The myrosinase enzyme (found in cruciferous vegetables) is largely destroyed by stomach acid before it can convert glucoraphanin into sulforaphane in the small intestines.

Enteric coated glucoraphanin + myrosinase may be the ultimate solution to these issues.

The chart on the next page shows the pathway of how glucoraphanin (found abundantly in broccoli sprouts) converts to sulforaphane.

Broccoli sprouts contain abundant glucoraphanin that requires the myrosinase enzyme to convert to sulforaphane.

Eating raw broccoli spouts is considered a good dietary way of boosting blood sulforaphane levels.

Some of the challenges of relying on raw broccoli sprouts include:

  • High cost: About $244 a month to obtain decent amounts.
  • Individual variability of gut enzymes: May limit sulforaphane bioavailability.
  • Differing glucoraphanin/myrosinase levels: Even in broccoli sprouts.
  • Inconvenience and taste issues of including broccoli sprouts in daily diet.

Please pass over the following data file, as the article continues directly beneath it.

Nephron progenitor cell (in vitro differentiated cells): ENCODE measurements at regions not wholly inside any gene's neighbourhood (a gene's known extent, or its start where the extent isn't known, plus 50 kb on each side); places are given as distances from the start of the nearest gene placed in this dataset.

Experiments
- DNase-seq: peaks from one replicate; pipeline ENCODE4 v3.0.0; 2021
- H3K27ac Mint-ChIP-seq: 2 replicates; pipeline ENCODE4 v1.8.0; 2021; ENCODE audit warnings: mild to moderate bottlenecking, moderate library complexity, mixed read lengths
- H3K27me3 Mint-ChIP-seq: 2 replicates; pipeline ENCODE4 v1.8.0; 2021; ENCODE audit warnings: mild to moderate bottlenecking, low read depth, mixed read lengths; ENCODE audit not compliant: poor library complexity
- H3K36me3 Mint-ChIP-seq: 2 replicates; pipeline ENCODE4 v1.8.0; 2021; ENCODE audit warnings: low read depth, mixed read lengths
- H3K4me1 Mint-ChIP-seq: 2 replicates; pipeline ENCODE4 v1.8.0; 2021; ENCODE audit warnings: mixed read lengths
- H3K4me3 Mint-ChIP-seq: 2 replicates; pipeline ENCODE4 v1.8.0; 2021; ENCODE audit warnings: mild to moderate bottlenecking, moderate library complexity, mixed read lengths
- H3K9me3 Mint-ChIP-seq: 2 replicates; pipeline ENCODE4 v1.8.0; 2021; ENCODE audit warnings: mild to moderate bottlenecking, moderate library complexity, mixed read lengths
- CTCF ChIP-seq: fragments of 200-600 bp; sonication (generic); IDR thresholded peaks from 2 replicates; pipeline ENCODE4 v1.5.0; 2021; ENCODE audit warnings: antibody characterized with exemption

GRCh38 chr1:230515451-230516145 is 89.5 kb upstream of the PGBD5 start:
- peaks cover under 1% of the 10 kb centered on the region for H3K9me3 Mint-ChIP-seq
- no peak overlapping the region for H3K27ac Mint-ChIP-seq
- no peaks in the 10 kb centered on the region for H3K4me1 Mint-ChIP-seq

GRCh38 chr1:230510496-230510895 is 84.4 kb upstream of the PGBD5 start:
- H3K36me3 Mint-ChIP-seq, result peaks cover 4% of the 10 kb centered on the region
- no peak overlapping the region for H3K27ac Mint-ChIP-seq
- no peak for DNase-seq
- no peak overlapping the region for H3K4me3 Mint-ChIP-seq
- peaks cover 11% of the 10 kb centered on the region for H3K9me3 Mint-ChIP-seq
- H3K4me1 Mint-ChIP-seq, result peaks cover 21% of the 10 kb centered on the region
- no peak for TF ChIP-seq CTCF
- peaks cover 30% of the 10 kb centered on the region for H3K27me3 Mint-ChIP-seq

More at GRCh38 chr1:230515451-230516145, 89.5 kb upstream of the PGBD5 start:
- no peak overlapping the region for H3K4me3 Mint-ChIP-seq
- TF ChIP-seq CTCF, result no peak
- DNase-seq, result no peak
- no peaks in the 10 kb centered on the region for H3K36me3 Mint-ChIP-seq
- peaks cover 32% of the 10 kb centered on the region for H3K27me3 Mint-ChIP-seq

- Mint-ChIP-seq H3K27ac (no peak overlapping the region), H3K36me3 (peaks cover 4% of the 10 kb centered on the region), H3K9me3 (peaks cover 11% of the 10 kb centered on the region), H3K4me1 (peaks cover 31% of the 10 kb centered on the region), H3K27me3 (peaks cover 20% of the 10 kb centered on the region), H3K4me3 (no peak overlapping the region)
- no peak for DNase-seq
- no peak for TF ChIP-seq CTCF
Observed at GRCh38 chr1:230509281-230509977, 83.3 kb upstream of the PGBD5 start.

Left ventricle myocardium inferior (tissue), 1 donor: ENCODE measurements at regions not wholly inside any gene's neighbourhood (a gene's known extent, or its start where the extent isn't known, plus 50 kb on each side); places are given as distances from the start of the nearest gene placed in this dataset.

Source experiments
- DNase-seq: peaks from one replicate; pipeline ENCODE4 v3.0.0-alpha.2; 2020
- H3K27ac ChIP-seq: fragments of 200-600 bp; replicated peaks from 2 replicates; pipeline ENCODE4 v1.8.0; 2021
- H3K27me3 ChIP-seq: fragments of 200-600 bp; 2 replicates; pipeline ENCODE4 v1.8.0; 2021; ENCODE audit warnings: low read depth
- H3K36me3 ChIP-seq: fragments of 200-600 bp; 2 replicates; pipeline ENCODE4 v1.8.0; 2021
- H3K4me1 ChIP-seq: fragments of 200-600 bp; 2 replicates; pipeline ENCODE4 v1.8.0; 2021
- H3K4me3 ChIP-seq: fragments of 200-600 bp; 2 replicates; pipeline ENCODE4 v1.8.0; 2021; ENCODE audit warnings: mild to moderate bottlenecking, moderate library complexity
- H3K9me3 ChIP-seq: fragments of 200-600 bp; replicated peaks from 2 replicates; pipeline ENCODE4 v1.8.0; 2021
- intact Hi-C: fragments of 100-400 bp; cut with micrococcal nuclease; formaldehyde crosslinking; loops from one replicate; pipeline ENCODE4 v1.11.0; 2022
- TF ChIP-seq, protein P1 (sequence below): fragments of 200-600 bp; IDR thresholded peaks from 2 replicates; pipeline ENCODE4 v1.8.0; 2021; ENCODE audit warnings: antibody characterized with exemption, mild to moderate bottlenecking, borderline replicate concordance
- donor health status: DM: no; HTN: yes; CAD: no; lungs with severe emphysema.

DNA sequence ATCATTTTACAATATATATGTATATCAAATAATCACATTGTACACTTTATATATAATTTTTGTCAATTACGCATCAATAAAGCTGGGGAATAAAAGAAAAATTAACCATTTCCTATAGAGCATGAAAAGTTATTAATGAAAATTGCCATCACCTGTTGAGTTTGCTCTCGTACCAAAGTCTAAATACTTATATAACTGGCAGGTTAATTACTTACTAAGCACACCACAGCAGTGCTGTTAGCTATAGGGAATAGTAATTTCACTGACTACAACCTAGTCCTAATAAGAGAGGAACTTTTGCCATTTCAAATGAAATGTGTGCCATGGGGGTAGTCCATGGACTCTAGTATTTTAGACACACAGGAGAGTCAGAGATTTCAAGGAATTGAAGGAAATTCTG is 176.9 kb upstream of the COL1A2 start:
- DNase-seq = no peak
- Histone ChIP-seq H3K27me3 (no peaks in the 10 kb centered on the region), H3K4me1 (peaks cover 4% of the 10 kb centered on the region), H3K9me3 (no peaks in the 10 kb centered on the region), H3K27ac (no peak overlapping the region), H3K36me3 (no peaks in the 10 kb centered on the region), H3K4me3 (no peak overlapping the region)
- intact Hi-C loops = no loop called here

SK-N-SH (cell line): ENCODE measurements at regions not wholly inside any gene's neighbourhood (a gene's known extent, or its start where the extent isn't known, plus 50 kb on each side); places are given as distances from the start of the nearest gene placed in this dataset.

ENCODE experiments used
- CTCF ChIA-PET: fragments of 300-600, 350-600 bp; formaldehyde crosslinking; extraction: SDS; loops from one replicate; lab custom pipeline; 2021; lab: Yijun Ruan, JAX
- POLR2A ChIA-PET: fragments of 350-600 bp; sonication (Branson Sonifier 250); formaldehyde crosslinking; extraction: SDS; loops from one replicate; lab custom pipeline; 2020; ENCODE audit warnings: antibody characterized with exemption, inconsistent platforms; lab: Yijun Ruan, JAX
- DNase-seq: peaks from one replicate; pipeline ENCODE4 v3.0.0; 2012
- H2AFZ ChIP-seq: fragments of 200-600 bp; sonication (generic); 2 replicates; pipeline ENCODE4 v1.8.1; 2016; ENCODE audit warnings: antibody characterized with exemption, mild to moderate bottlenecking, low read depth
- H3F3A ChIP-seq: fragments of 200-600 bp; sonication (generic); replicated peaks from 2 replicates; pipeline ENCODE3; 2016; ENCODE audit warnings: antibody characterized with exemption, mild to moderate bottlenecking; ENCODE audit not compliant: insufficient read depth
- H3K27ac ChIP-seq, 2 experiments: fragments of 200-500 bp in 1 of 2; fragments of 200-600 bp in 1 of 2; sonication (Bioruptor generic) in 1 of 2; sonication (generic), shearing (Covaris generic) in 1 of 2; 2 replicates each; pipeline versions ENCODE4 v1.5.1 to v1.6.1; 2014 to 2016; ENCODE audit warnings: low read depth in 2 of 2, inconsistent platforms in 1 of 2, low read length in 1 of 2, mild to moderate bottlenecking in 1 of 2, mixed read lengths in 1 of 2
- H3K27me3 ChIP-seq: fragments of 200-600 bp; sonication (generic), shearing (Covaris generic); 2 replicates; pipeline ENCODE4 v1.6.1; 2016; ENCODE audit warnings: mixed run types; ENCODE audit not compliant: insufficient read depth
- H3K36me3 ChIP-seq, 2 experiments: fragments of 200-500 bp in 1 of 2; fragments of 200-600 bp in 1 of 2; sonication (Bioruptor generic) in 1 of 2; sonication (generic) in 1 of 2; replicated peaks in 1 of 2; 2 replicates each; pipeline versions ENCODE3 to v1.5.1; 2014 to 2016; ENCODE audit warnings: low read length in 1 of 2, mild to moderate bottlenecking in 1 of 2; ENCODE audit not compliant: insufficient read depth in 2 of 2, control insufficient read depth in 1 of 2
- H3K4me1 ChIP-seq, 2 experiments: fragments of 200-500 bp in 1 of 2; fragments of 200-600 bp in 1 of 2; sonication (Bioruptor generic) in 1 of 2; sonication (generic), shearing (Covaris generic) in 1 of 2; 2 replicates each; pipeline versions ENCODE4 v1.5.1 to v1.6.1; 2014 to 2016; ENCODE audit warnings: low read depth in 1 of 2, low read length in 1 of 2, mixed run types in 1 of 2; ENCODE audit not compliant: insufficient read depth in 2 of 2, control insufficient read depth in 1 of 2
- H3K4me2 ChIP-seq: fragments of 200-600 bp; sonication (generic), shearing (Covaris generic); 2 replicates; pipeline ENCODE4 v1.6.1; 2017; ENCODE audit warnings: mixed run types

• Bacteria contamination of raw broccoli sprouts: Requires extensive cleansing beyond washing with warm water.
  • High levels of stomach acid can neutralize myrosinase, thus impeding conversion of glucoraphanin to sulforaphane.

In this month’s issue…

Matured broccoli containing les sulforaphane than sprouts

The article on page 60 updates readers on a dual-layered caplet that contains glucoraphanin + myrosinase coated to avoid stomach acid.

This enables sulforaphane to be created in the small intestine , from the reaction of myrosinase and glucoraphanin, and then absorbed into one’s bloodstream.

For me personally, I try to eat broccoli sprouts, but dislike the taste and need for intensive decontamination as bacteria tightly adhere to the surface texture of sprouts.

I include mature cruciferous vegetables in my diet and take a daily standardized glucoraphanin + myrosinase enterically coated tablet.